In my view, this point was probably the deciding factor in the selection of GNOME over KDE. GNOME simply has a more flexible and extensible object model.
Finally, GTK/GNOME simply has a higher profile than KDE at this point in time, which put it on the radar screens of many larger companies. Helix Code packaged up a very slick and stable distribution of GNOME, while Eazel has been showing a very interesting browser/file-manager called Nautilus. By contrast, the KDE guys have been working steadily but comparatively quietly over the past months to get KDE 2.0 out.
Many KDE developers have termed the formation of the GNOME Foundation as a "sellout", but I don't think this is the case. First, the formation of the Foundation changes nothing in regards to the code itself: the same developers are still doing the same things. In fact, this effort will bring many more skilled developers into the fold. But GTK/GNOME is, and will remain, GPL'd -- this protects it from being "hijacked" by any special interest.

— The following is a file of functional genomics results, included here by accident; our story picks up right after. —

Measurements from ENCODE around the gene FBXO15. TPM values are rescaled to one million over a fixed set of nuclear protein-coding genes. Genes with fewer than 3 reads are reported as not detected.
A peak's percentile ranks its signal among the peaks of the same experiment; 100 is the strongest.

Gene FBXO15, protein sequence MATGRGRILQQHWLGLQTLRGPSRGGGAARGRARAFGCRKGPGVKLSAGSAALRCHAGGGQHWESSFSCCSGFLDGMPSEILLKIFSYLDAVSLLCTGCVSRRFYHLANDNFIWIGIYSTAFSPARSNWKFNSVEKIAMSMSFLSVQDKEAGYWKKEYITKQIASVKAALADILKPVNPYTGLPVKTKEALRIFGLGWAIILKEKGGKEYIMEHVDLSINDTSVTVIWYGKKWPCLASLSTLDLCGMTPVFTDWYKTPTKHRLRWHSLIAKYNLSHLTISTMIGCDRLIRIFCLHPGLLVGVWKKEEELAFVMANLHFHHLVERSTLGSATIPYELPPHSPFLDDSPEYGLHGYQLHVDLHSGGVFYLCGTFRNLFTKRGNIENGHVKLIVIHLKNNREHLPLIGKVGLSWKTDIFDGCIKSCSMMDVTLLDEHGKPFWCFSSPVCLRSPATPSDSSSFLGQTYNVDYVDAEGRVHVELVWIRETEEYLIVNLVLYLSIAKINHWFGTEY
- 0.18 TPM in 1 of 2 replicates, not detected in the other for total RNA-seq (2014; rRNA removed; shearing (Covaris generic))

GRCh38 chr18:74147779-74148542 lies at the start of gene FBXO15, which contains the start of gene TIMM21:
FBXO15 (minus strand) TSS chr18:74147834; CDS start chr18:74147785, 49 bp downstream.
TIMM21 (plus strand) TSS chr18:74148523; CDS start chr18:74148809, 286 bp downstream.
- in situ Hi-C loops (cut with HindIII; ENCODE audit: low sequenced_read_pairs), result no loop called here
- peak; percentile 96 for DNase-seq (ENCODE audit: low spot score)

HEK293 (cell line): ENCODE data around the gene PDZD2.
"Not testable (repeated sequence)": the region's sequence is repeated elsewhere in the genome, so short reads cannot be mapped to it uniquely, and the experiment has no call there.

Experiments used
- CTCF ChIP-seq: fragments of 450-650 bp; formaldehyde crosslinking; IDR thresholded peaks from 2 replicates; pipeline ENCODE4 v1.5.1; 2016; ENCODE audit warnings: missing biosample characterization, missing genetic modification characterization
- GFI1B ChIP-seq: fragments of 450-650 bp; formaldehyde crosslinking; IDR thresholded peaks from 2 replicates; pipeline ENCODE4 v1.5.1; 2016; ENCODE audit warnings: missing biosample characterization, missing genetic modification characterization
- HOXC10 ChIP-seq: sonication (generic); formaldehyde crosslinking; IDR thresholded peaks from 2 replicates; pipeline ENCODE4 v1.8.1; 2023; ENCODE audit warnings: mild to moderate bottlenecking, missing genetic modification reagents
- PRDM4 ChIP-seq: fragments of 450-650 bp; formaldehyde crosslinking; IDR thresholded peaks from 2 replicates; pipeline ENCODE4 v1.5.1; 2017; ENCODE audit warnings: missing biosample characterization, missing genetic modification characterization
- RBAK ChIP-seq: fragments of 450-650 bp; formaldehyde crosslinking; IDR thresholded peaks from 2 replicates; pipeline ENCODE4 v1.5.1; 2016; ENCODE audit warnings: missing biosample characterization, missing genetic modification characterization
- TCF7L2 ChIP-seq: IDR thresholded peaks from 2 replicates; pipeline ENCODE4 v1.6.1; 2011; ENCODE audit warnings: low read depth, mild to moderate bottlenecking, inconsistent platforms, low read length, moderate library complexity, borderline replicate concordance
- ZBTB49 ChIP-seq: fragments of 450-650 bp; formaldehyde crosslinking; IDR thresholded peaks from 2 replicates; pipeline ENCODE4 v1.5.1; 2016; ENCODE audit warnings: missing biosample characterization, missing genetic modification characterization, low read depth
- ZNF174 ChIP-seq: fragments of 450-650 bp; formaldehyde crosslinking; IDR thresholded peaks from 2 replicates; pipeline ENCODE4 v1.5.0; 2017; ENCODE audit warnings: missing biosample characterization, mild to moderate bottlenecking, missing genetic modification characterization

The "buzz" may shift to KDE when Borland finally ships its Kylix product (their Pascal-based Delphi clone for Linux); Kylix is built on the QT library and so will integrate natively into KDE.
Not Invented Here
I have heard some KDE developers opine that KDE is being ignored because it is primarily a European effort, while GTK/GNOME is predominately American. There is a certain kind of xenophobia in this assertion that is disturbing: many KDE advocates see this as yet another instance of the "Americanization" of the internet, while GNOME folks like myself see it as simply a technical decision made for technical (and defensible) reasons.
We need to avoid casting aspersions of this kind. It not only smacks of xenophobia, but it clouds technical decisions with overtones of national pride and identity. We all need to be bigger than that.
It is probably apparent that I am a GNOME fan, but I hope I have avoided any of the shrill "GNOME rulez, KDE suX0rz" malarkey that all too often dominates discussions like this. I think GNOME has real technical advantages over KDE that make it more suitable as a "standard", but many KDE users would no doubt (hotly) disagree. The only answer here is the same one we must always look to: you use what works.
Monty Manley is 33 years old and has been programming for more than half his life, on everything from a Vic 20 to an IBM 390 mainframe. He forms part of the hated power elite of white males who hold down programming jobs. He currently lives in Minnesota with his wife, two cats, two rats, and a mole who decided to make a home in his front yard. This article originally appeared at www.osopinion.com and is published under the open content license.